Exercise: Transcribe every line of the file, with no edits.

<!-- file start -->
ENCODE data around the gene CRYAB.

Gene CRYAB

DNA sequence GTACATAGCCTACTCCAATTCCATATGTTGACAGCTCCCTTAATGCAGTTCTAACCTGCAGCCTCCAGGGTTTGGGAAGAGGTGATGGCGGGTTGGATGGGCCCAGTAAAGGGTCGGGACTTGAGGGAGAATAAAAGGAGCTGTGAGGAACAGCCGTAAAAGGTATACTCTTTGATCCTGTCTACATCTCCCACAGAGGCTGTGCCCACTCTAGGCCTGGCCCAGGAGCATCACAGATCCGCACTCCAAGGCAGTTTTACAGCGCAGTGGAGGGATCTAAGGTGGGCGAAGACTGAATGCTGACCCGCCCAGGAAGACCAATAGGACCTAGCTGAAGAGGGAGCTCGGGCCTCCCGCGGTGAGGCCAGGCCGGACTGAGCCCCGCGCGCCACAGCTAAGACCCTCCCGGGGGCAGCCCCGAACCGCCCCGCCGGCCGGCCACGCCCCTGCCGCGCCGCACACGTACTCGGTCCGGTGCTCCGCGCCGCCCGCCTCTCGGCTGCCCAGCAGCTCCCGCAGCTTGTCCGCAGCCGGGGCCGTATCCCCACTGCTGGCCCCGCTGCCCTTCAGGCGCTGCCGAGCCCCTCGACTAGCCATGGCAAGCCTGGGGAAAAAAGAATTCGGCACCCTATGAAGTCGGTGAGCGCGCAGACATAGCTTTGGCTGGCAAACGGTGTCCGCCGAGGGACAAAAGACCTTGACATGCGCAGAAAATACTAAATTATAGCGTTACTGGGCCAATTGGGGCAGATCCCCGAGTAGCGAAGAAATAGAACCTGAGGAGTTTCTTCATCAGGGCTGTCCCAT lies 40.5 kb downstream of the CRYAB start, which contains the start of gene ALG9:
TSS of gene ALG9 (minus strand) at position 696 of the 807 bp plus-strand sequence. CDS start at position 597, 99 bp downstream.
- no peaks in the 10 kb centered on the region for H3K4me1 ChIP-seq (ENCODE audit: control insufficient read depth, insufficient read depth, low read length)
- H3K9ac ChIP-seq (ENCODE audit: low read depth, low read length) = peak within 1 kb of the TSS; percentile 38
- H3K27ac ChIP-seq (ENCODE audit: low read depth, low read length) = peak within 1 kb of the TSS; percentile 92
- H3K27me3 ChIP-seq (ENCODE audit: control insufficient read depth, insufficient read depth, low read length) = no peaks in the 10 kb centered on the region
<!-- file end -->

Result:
ENCODE data around the gene CRYAB.

Gene CRYAB

DNA sequence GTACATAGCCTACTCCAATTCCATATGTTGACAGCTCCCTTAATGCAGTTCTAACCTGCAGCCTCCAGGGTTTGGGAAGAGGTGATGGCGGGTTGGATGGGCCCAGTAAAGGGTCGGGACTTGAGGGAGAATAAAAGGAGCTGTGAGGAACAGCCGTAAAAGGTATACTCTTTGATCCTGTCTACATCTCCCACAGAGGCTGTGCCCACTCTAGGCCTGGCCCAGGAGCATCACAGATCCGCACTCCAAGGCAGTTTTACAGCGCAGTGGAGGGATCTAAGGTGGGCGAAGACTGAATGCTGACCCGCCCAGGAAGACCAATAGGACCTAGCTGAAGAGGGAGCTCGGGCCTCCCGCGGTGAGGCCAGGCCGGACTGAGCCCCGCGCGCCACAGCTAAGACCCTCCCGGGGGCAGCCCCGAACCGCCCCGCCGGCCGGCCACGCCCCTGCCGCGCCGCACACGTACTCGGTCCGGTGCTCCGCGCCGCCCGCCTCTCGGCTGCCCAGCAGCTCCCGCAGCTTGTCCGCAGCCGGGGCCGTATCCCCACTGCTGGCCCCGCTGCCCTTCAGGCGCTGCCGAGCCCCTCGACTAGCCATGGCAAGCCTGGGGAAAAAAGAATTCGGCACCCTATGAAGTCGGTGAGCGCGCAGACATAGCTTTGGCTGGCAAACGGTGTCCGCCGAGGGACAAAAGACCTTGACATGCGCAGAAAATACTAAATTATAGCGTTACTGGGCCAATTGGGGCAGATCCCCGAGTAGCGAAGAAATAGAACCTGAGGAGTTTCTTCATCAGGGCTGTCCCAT lies 40.5 kb downstream of the CRYAB start, which contains the start of gene ALG9:
TSS of gene ALG9 (minus strand) at position 696 of the 807 bp plus-strand sequence. CDS start at position 597, 99 bp downstream.
- no peaks in the 10 kb centered on the region for H3K4me1 ChIP-seq (ENCODE audit: control insufficient read depth, insufficient read depth, low read length)
- H3K9ac ChIP-seq (ENCODE audit: low read depth, low read length) = peak within 1 kb of the TSS; percentile 38
- H3K27ac ChIP-seq (ENCODE audit: low read depth, low read length) = peak within 1 kb of the TSS; percentile 92
- H3K27me3 ChIP-seq (ENCODE audit: control insufficient read depth, insufficient read depth, low read length) = no peaks in the 10 kb centered on the region